According to the judge’s order granting the state’s motion to appoint new counsel for Yonker, Yonker had “information not known to the state and to the police that will tend to incriminate [her] and is EXCULPATORY to [Defendant].”

On May 17, 2016, Second Judicial District prosecutor Les Romaine filed a motion for a “material witness warrant,” which was eventually quashed by the judge.

In his motion, Romaine asked the judge to issue a warrant for Yonker so she could be held until they could conduct a pre-trial interview.

Torraco had previously represented Yonker and Valles in another case and in this case, prosecutors argued, she had a conflict of interest because what would be good for Valles might not be good for Yonker.

In a motion, Romaine asked that Torraco be removed as Yonker’s attorney and in it, he summarized a series of past cases involving Valles and Yonker. See the motion here.

In addition, he wrote that Torraco indicated that Yonker might expose herself to federal prosecution if she were to testify.

“Torraco is now representing a witness this case whose interests are adverse to Defendant,” District Judge Brett Loveless wrote in the order for new counsel. “Torraco has represented that Yonker may have evidence that is exculpatory for Defendant. However. Torraco sought an order excluding Yonker from testifying in order to protect Yonker from incriminating herself. Thus, the interests of Yonker and Defendant are materially adverse.”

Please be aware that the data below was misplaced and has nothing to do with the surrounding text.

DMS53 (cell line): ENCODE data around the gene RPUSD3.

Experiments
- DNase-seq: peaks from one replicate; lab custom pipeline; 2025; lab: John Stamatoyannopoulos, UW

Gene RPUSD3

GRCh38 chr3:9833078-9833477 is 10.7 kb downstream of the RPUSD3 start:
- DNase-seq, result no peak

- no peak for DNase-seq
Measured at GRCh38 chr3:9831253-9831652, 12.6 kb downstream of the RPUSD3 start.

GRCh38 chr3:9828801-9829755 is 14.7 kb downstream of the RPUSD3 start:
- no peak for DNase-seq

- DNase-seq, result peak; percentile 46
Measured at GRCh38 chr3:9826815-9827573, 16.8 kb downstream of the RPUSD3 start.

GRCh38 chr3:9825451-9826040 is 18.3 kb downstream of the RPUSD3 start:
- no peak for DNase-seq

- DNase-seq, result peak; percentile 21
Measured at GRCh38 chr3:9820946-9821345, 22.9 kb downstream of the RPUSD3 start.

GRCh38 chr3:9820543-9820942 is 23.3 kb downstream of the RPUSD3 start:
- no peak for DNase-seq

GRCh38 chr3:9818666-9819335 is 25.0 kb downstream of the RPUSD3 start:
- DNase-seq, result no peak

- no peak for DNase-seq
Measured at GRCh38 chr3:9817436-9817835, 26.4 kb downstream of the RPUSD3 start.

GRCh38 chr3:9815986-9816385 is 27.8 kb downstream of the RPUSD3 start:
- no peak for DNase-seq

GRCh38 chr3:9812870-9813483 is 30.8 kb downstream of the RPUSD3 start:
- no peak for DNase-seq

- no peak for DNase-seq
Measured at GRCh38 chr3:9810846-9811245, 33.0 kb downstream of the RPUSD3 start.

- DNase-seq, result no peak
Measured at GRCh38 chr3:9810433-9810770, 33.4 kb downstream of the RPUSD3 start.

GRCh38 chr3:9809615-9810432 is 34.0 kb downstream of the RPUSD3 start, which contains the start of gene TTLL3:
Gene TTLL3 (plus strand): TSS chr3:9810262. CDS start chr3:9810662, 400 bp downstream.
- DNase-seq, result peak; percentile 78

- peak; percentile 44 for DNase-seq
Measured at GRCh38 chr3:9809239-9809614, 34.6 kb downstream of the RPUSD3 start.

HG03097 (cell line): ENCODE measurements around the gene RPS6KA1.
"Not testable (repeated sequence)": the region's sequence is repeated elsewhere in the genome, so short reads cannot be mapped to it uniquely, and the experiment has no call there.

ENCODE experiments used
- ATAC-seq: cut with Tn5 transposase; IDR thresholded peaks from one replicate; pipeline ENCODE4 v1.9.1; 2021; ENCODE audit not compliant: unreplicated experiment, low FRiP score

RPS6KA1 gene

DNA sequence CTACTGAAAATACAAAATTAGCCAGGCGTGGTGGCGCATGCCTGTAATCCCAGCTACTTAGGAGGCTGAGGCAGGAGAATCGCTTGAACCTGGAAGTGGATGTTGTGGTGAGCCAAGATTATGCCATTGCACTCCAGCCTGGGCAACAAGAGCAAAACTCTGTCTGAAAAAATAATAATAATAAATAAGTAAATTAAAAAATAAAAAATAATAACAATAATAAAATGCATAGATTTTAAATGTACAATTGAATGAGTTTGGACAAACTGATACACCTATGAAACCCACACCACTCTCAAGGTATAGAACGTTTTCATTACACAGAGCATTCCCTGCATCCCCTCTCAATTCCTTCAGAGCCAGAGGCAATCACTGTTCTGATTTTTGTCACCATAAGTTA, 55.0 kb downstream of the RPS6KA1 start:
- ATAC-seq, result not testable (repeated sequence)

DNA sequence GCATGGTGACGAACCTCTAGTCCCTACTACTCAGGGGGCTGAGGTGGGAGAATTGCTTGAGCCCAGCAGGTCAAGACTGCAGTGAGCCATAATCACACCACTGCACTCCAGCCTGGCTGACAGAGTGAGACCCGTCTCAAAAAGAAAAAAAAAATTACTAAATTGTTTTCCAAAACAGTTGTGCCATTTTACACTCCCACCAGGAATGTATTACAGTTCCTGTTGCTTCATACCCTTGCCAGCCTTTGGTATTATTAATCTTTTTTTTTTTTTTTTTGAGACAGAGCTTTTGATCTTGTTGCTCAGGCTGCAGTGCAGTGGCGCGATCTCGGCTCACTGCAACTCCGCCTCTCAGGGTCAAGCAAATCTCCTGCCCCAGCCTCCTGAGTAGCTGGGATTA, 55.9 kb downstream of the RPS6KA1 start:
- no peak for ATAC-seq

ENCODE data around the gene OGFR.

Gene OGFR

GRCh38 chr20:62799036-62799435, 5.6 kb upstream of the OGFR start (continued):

Loveless wrote that it was unusual that prosecutors wanted a witness’s lawyer to be removed from the case.

“However, under the unique circumstances of this case, the Court has no trouble concluding that Torraco’s simultaneous representation of Yonker in this case and Defendant in other criminal matters is fraught with a conflict of interest, as well as a serious potential conflict of interest,” Loveless wrote.

Immunity request

On March 22, 2017, Romaine filed a motion asking that Loveless issue an order forcing Yonker to testify and granting her immunity from prosecution.

“The State is prepared to grant use immunity to DeAmber Yonker for her testimony in regards to the events of January 16, 2016, so long as DeAmber Yonker does not state she was the shooter,” Romaine wrote.

On March 15, 2017, Valles attorney, Tom Clark, filed a motion to exclude the testimony of Yonker and fellow witness Julia Quaglia-Jaramillo because they had not been made available for interviews and the deadline to interview witnesses was Feb. 3, 2017.